Temporal trends and forecasting of COVID-19 hospitalisations and deaths in Scotland using a national real-time patient-level data platform: a statistical modelling study

Colin R. Simpson*, Chris Robertson, Eleftheria Vasileiou, Emily Moore, Colin McCowan, Utkarsh Agrawal, Helen R. Stagg, Annemarie Docherty, Rachel Mulholland, Josephine L.K. Murray, Lewis D. Ritchie, Jim McMenamin, Aziz Sheikh

*Corresponding author for this work

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Background: As the COVID-19 pandemic continues, national-level surveillance platforms with real-time individual person-level data are required to monitor and predict the epidemiological and clinical profile of COVID-19 and inform public health policy. We aimed to create a national dataset of patient-level data in Scotland to identify temporal trends and COVID-19 risk factors, and to develop a novel statistical prediction model to forecast COVID-19-related deaths and hospitalisations during the second wave. Methods: We established a surveillance platform to monitor COVID-19 temporal trends using person-level primary care data (including age, sex, socioeconomic status, urban or rural residence, care home residence, and clinical risk factors) linked to data on SARS-CoV-2 RT-PCR tests, hospitalisations, and deaths for all individuals resident in Scotland who were registered with a general practice on Feb 23, 2020. A Cox proportional hazards model was used to estimate the association between clinical risk groups and time to hospitalisation and death. A survival prediction model derived from data from March 1 to June 23, 2020, was created to forecast hospital admissions and deaths from October to December, 2020. We fitted a generalised additive spline model to daily SARS-CoV-2 cases over the previous 10 weeks and used this to create a 28-day forecast of the number of daily cases. The age and risk group pattern of cases in the previous 3 weeks was then used to select a stratified sample of individuals from our cohort who had not previously tested positive, with future cases in each group sampled from a multinomial distribution. We then used their patient characteristics (including age, sex, comorbidities, and socioeconomic status) to predict their probability of hospitalisation or death. Findings: Our cohort included 5 384 819 people, representing 98·6% of the entire estimated population residing in Scotland during 2020. Hospitalisation and death among those testing positive for SARS-CoV-2 between March 1 and June 23, 2020, were associated with several patient characteristics, including male sex (hospitalisation hazard ratio [HR] 1·47, 95% CI 1·38–1·57; death HR 1·62, 1·49–1·76) and various comorbidities, with the highest hospitalisation HR found for transplantation (4·53, 1·87–10·98) and the highest death HR for myoneural disease (2·33, 1·46–3·71). For those testing positive, there were decreasing temporal trends in hospitalisation and death rates. The proportion of positive tests among older age groups (>40 years) and those with at-risk comorbidities increased during October, 2020. On Nov 10, 2020, the projected number of hospitalisations for Dec 8, 2020 (28 days later) was 90 per day (95% prediction interval 55–125) and the projected number of deaths was 21 per day (12–29). Interpretation: The estimated incidence of SARS-CoV-2 infection based on positive tests recorded in this unique data resource has provided forecasts of hospitalisation and death rates for the whole of Scotland. These findings were used by the Scottish Government to inform their response to reduce COVID-19-related morbidity and mortality. Funding: Medical Research Council, National Institute for Health Research Health Technology Assessment Programme, UK Research and Innovation Industrial Strategy Challenge Fund, Health Data Research UK, Scottish Government Director General Health and Social Care.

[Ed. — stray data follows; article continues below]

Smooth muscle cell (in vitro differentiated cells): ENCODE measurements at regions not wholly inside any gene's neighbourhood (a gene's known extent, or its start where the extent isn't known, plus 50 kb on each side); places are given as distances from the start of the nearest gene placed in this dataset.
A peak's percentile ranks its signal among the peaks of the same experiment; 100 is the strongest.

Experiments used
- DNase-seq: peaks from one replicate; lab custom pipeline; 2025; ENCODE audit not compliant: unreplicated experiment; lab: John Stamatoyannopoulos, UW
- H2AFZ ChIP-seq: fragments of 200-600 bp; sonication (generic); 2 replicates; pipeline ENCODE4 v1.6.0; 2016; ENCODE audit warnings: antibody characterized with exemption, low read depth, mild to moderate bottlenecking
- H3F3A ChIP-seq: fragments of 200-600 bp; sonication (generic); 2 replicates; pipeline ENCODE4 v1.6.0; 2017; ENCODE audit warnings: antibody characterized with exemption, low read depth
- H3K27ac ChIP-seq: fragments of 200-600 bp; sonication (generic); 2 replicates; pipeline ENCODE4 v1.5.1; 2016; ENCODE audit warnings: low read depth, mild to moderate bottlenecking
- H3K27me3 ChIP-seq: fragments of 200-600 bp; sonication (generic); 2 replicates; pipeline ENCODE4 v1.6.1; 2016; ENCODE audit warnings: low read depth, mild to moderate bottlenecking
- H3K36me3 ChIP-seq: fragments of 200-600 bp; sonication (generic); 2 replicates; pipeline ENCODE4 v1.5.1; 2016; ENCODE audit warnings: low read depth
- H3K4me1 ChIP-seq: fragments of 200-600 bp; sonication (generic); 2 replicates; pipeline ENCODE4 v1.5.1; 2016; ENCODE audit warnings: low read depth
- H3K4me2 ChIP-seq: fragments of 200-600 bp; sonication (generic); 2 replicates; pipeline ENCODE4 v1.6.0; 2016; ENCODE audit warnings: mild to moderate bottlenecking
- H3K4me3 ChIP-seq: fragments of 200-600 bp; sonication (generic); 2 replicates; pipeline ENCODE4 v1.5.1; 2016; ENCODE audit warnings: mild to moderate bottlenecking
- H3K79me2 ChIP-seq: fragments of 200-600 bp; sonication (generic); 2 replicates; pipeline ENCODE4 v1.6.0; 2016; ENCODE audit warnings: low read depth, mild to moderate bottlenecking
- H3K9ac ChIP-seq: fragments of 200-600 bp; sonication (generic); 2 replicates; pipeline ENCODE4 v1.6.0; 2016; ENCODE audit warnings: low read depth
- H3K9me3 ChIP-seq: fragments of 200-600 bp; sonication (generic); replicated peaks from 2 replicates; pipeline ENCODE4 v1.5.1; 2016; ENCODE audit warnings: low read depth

Original languageEnglish
Pages (from-to)e517-e525
Number of pages9
JournalThe Lancet Digital Health
Issue number8
Early online date5 Jul 2021
Publication statusPublished - Aug 2021

Bibliographical note

Funding Information:
This study is part of the EAVE II project. EAVE II is funded by the MRC (MR/R008345/1) with the support of BREATHE—The Health Data Research Hub for Respiratory Health (MC_PC_19004), which is funded through the UK Research and Innovation Industrial Strategy Challenge Fund and delivered through Health Data Research UK. Additional support has been provided through Public Health Scotland and Scottish Government Director General Health and Social Care. The original EAVE project was funded by the NIHR Health Technology Assessment programme (11/46/23). The views expressed are those of the authors and not necessarily those of the NIHR or the Department of Health and Social Care. We thank Dave Kelly from Albasoft (Inverness, UK) for his support with making primary care data available and James Pickett (Health Data Research UK, London, UK); Wendy Inglis-Humphrey, Vicky Hammersley, Laura Brook, Maria Georgiou, and Laura Gonzalez Rienda (University of Edinburgh, Edinburgh, UK); and Pam McVeigh, Amanda Burridge, Sumedha Asnani-Chetal, and Afshin Dastafshan (Public Health Scotland, Glasgow, UK) for their support with project management and administration.


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